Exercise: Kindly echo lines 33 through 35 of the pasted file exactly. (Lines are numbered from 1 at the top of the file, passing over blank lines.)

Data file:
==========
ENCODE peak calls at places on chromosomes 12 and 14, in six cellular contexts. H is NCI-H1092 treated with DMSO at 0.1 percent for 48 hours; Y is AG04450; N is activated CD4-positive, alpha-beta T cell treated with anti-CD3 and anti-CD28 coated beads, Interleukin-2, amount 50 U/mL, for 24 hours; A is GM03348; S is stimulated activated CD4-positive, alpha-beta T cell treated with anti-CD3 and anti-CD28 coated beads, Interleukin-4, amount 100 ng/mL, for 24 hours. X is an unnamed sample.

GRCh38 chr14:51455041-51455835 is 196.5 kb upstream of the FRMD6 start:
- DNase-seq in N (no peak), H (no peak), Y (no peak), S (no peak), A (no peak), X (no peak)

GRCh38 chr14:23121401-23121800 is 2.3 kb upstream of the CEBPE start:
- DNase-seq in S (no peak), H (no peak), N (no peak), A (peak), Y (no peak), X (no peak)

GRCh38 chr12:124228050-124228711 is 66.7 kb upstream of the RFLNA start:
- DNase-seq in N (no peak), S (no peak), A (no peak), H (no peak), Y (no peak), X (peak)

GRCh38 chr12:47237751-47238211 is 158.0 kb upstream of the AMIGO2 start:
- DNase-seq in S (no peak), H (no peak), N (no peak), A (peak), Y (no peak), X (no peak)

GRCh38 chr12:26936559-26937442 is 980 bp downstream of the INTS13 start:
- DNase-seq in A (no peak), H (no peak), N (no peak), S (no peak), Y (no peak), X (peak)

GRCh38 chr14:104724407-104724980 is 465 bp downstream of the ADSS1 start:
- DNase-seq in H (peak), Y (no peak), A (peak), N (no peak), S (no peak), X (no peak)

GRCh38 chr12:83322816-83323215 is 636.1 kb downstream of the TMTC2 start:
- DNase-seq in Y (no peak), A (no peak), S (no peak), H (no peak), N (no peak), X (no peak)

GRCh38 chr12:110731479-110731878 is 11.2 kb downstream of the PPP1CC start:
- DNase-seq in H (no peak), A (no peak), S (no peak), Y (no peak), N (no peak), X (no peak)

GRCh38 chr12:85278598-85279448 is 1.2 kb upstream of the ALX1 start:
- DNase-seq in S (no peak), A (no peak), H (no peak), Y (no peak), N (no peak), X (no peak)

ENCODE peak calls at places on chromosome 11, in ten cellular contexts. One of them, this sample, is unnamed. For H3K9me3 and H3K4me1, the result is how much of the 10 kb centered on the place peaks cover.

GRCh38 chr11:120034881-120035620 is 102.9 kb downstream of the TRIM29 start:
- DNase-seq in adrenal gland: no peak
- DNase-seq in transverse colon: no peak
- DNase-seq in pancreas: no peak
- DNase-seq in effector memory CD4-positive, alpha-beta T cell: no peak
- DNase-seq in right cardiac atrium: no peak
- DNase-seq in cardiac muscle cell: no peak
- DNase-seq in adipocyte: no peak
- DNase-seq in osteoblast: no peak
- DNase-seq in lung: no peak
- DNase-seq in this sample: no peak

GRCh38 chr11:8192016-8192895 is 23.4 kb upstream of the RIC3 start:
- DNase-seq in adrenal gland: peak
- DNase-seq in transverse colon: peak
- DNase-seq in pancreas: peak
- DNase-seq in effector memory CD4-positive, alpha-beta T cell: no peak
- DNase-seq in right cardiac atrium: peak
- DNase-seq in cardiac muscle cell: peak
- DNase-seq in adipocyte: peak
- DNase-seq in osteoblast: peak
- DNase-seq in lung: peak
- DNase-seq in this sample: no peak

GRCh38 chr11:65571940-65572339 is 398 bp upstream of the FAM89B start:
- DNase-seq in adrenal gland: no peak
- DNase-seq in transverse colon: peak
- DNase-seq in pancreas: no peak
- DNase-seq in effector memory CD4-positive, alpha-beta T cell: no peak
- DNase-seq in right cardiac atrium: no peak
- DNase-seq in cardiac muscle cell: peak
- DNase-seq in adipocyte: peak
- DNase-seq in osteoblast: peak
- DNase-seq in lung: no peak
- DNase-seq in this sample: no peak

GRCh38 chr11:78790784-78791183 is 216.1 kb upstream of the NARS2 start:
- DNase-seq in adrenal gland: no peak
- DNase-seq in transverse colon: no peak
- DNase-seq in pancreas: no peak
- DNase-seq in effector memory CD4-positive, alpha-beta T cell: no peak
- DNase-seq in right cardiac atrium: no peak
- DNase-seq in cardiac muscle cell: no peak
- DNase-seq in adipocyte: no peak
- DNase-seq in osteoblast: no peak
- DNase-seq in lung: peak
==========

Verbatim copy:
- DNase-seq in adrenal gland: peak
- DNase-seq in transverse colon: peak
- DNase-seq in pancreas: peak